Sir Jorge said...

i make 1" buttons and the older covers are the inspiration i took to make a new series of stephen king 1" buttons, but they aren't on sale yet

i love the old covers, and love reading, regardless of the cover, but people stopped reading because they are too busy with their smartphones, facebook, and twitter pages

Jeff Allard said...

Yeah, books of all genres today are saddled with lazily designed covers. Somewhere along the way, publishers gave up on marketing their books with eye-catching imagery.

Dom Coccaro said...

I haven't visited Fright Rags in awhile, so I was blown away by their latest designs. Thank you for reminding me that they exist. Speaking to the subject matter of your blog post, I've found that this disturbing trend also applies to DVD covers. It's amazing that technology has snowballed so much, that it seems to have left creative common sense in the dust. VHS covers were badass. Nowadays, all we get from artwork (whether it's a DVD cover or a poster) is simplistic designs and endless mugshots. It's sickening.

PS-Those old King covers are fucking killer!

Jonny Metro said...

I guess maybe the publishers think they no longer have to put any money and/or effort into the cover art on a book, so long as the author's byline is a strong enough "brand" to sell the book on its own. Although I'm all for different editions of the books having different covers (if nothing else, it gives shoppers a choice and makes it easier for collectors to differentiate first editions from second editions, etc.), they really do need to put in a little more work, and do something unheard of--like, maybe, have the content of the book be reflected on the cover image? Crazy, I know...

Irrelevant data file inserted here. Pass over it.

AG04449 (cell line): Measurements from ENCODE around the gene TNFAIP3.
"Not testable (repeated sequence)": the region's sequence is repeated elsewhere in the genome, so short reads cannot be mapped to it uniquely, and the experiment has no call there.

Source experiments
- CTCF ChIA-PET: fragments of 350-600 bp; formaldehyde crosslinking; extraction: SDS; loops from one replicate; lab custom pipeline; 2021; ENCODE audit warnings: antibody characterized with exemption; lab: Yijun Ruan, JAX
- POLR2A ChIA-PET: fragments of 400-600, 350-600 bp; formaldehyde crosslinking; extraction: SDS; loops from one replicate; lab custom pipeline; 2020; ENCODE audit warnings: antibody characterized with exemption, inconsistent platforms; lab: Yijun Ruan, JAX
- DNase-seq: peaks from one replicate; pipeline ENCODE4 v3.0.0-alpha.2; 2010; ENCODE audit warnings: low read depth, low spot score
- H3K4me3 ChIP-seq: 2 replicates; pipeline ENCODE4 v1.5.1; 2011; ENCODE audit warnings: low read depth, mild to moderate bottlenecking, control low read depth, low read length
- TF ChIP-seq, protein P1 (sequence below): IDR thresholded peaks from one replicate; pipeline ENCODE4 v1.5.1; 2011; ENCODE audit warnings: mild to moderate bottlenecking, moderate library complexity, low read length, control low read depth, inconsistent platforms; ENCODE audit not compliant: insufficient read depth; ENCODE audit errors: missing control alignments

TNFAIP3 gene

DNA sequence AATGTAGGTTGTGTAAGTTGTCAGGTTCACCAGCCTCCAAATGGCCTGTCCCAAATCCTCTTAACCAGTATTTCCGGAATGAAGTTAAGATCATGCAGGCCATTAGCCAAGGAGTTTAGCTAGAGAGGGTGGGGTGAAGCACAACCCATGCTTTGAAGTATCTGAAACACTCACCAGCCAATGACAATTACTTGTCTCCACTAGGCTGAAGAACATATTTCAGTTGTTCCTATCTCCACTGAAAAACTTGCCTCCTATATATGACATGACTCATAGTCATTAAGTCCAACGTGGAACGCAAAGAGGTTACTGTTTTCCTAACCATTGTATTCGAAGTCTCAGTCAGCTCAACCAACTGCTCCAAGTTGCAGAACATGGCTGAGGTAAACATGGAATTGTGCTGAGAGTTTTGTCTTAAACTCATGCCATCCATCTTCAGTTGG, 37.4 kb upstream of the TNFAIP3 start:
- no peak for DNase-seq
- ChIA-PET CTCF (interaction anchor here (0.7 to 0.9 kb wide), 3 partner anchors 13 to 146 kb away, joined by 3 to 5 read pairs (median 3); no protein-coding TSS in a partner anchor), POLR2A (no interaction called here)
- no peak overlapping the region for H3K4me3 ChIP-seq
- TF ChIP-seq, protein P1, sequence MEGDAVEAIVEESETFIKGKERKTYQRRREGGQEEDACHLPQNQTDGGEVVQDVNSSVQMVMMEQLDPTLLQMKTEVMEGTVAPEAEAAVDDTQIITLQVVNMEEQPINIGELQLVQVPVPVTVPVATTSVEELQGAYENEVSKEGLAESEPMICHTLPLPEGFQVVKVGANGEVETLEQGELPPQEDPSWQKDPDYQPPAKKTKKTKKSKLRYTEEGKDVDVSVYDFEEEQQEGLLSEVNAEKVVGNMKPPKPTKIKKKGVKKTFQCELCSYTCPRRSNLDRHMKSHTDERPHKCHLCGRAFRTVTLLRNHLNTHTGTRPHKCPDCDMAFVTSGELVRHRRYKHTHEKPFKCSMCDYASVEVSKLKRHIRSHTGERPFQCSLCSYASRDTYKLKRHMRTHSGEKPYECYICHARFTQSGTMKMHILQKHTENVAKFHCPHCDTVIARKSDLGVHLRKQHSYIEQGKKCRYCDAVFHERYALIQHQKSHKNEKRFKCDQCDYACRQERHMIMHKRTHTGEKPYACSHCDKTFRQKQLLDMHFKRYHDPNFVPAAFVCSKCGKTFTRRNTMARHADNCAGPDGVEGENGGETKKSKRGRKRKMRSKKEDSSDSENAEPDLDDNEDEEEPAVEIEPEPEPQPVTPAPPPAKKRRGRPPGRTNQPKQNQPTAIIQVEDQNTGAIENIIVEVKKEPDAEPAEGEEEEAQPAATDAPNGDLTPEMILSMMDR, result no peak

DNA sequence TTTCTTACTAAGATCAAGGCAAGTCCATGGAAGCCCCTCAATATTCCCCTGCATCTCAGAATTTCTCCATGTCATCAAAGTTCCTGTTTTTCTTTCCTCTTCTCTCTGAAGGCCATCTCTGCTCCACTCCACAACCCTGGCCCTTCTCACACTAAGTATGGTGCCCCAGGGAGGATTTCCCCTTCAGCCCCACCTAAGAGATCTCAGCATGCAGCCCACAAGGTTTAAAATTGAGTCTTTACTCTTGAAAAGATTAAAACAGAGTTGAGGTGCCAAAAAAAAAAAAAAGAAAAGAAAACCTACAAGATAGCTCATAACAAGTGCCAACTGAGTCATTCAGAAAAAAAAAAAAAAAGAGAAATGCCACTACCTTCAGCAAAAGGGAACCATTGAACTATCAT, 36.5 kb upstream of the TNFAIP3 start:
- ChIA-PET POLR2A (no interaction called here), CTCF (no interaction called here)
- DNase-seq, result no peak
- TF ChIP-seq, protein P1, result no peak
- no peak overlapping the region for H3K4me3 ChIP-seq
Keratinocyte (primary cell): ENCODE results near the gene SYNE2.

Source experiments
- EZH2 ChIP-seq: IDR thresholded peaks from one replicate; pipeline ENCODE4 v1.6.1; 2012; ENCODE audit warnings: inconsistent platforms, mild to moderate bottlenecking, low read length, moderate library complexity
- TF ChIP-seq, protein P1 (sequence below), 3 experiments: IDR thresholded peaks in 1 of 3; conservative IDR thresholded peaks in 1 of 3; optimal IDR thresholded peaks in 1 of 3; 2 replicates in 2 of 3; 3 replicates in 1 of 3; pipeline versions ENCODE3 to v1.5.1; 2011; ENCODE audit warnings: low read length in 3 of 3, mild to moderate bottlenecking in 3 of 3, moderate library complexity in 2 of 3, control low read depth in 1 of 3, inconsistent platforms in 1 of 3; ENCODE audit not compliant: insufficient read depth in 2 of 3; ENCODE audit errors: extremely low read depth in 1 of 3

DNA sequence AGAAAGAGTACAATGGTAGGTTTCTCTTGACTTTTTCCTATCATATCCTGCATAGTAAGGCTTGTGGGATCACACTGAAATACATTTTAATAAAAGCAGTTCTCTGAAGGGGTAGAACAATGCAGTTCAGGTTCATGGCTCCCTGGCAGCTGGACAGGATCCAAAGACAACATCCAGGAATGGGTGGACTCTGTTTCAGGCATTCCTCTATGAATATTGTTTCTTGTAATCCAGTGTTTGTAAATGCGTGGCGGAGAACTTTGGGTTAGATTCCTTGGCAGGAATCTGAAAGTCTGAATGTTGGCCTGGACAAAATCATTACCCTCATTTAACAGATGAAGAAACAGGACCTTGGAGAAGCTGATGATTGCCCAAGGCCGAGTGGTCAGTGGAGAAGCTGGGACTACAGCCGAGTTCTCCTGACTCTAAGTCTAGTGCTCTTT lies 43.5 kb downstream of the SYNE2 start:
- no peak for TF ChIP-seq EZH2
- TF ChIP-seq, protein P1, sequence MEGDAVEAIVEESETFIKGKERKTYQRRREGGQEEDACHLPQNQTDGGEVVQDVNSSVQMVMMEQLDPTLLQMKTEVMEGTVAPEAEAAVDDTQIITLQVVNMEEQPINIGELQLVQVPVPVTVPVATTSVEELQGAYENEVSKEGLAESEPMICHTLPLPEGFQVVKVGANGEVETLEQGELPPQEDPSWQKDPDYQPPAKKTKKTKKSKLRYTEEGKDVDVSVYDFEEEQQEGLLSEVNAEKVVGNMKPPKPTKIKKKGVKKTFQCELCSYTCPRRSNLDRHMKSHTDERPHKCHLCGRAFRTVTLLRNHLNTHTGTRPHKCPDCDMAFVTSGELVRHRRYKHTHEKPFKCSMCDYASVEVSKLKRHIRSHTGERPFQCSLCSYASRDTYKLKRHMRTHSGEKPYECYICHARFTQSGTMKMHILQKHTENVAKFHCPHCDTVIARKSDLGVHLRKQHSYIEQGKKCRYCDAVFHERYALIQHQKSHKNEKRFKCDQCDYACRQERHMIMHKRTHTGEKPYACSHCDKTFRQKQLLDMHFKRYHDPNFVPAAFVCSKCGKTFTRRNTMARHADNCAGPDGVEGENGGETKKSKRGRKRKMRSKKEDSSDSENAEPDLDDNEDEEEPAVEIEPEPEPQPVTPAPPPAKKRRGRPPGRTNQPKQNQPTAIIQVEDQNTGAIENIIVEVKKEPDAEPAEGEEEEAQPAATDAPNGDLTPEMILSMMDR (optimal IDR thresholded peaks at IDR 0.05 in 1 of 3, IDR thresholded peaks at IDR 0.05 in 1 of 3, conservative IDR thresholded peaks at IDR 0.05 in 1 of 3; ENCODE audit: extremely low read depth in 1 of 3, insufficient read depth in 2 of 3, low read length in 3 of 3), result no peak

By the way, to be honest, I kind of like that Salem's Lot reprint cover on its own...but Roy Lichenstein-inspired pop art has no business being attached to that novel.

Great post!
--J/Metro

Bob Ignizio said...

Cover art has been on a slow, steady decline for some time now. The covers of fifties and sixties paperbacks are absolutely amazing, to the point that people will collect them just for the artwork. The early King covers were already starting to go for something a little "classier", although they still have plenty of impact. Certainly more than what we get now. I think what you said about publishers worrying that those older covers look too juvenile is right. They don't want their "literature" to look like a trashy pulp novel, even if it is a trashy pulp novel.

Will Errickson said...

Wow, thanks for the shout-out to my blog! Much appreciated. Of course, I agree with everyone you said. And I agree that DVD covers are mostly terrible as well; is there some copyright that doesn't allow the movie poster to be reproduced on the packaging? The cover for the recent special edition release of TAXI DRIVER is pretty much a spoiler all by itself.

Andrew Green said...

I totally agree....
Movie poster art ain't what it used to be, either.

Joe Monster said...